Wyatt’s World for March 5, 2021.

Yukonomist: School competition ramps up in the Yukon

It’s common to see an upstart automaker trying to grab share from… Continue reading

The Yukon government responded to a petition calling the SCAN Act “draconian” on Feb. 19. (Yukon News file)
Yukon government accuses SCAN petitioner of mischaracterizing her eviction

A response to the Jan. 7 petition was filed to court on Feb. 19

City councillor Samson Hartland in Whitehorse on Dec. 3, 2018. Hartland has announced his plans to run for mayor in the Oct. 21 municipal election. (Crystal Schick/Yukon News file)
Councillor sets sights on mayor’s chair

Hartland declares election plans

Chief Medical Officer of Health Dr. Brendan Hanley receives his first dose of the COVID-19 vaccine from Public Health Nurse Angie Bartelen at the Yukon Convention Centre Clinic in Whitehorse on March 3. (Crystal Schick/Yukon News)
State of emergency extended for another 90 days

“Now we’re in a situation where we see the finish line.”

The Yukon government says it is working towards finding a solution for Dawson area miners who may be impacted by City of Dawson plans and regulations. (Joel Krahn/Yukon News file)
Miner expresses frustration over town plan

Designation of claims changed to future planning

Team Yukon athletes wave flags at the 2012 Arctic Winter Games opening ceremony in Whitehorse. The 2022 event in Wood Buffalo, Alta., has been postponed indefinitely. (Justin Kennedy/Yukon News file)
2022 Arctic Winter Games postponed indefinitely

Wood Buffalo, Alta., Host Society committed to rescheduling at a later date

Housing construction continues in the Whistle Bend subdivision in Whitehorse on Oct. 29, 2020. (Crystal Schick/Yukon News file)
Yukon Bureau of Statistics reports rising rents for Yukoners, falling revenues for businesses

The bureau has published several reports on the rental market and businesses affected by COVID-19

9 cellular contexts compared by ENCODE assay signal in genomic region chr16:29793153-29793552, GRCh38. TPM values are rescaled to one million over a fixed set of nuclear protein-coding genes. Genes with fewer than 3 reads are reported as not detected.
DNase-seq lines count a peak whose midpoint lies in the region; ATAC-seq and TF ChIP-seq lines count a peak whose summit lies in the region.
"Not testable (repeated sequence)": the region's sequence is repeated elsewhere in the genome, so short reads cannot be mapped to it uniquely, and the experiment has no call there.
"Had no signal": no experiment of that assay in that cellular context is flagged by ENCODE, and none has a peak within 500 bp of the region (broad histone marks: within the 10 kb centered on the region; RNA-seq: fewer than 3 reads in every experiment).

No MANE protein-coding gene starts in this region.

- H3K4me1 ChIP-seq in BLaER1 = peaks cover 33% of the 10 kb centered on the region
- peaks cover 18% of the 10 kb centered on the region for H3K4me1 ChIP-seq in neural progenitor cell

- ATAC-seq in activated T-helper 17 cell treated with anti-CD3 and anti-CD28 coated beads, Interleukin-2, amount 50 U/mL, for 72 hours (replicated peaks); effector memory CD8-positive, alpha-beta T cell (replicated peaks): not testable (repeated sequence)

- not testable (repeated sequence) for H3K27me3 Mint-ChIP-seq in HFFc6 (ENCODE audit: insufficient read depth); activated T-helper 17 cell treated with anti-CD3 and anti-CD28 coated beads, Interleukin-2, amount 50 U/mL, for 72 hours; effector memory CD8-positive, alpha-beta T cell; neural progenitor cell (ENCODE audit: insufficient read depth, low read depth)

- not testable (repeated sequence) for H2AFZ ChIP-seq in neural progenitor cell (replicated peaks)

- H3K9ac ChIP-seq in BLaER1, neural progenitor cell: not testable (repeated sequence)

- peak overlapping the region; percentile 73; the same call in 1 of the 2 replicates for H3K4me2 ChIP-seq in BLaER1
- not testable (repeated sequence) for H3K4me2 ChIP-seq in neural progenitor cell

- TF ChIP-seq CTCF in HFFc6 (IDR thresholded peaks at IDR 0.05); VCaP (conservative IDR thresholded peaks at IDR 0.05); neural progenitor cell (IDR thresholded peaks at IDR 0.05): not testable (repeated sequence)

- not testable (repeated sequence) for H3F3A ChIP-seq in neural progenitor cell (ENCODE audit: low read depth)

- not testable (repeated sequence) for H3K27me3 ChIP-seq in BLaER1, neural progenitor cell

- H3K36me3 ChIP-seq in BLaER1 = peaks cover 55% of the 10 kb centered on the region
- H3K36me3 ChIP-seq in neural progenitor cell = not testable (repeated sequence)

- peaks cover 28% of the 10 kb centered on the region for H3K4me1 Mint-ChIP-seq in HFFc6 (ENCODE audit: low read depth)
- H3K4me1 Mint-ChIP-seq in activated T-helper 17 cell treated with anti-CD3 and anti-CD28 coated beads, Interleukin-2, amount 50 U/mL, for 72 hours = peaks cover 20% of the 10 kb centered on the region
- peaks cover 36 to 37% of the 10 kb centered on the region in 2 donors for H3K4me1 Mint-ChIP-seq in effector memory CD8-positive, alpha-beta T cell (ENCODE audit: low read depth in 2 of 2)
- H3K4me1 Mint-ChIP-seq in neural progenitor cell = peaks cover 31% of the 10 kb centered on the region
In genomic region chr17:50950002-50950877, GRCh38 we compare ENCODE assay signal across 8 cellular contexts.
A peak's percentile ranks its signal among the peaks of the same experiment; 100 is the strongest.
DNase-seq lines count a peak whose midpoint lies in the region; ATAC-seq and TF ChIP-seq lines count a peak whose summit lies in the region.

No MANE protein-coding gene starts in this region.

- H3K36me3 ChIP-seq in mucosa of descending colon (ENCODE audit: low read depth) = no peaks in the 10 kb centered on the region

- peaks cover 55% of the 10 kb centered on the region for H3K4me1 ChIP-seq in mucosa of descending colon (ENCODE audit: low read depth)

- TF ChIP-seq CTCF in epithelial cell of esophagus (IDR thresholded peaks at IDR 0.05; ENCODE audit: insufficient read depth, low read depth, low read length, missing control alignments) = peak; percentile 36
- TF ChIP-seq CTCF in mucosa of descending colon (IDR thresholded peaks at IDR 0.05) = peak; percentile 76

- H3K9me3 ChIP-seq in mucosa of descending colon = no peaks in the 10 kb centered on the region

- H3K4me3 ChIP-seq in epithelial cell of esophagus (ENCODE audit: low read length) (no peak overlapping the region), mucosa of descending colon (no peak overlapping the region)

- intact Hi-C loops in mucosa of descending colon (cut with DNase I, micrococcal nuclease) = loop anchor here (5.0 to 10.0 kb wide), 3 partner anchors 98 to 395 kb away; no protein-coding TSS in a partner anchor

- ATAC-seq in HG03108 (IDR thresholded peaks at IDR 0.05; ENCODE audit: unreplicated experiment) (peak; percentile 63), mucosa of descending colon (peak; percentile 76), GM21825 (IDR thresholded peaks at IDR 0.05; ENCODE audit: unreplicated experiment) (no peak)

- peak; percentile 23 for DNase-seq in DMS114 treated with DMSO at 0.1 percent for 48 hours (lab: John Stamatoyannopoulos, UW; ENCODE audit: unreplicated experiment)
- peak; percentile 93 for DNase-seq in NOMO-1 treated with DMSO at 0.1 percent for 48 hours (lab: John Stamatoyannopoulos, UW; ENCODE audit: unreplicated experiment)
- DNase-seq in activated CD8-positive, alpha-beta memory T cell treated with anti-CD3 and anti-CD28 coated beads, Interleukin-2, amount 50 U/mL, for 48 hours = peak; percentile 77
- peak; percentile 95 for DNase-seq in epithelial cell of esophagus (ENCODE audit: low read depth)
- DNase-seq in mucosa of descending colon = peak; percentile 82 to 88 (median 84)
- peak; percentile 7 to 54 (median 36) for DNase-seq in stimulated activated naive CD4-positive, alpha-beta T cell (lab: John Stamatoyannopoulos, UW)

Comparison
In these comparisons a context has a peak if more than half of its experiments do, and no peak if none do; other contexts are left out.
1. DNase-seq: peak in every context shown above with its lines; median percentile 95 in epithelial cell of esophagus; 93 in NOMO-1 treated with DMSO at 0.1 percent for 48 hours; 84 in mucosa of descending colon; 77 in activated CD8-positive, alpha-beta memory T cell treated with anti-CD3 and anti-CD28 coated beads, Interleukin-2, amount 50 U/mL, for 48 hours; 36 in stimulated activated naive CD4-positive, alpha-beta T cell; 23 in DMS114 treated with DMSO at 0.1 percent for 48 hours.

Council of Yukon First Nations grand chief Peter Johnston at the Yukon Forum in Whitehorse on Feb. 14, 2019. Johnston and Highways and Public Works Minister Richard Mostyn announced changes to the implementation of the Yukon First Nations Procurement Policy on March 3. (Crystal Schick/Yukon News file)
Third phase added to procurement policy implementation

Additional time added to prep for two provisions

Crews work to clear the South Klondike Highway after an avalanche earlier this week. (Submitted)
South Klondike Highway remains closed due to avalanches

Yukon Avalanche Association recommending backcountry recreators remain vigilant

RCMP Online Crime Reporting website in Whitehorse on March 5. (Haley Ritchie/Yukon News)
Whitehorse RCMP launch online crime reporting

Both a website and Whitehorse RCMP app are now available

A man walks passed the polling place sign at city hall in Whitehorse on Oct. 18, 2018. The City of Whitehorse is preparing for a pandemic-era election this October with a number of measures proposed to address COVID-19 restrictions. (Crystal Schick/Yukon News file)
City gets set for Oct. 21 municipal election

Elections procedures bylaw comes forward

Most Read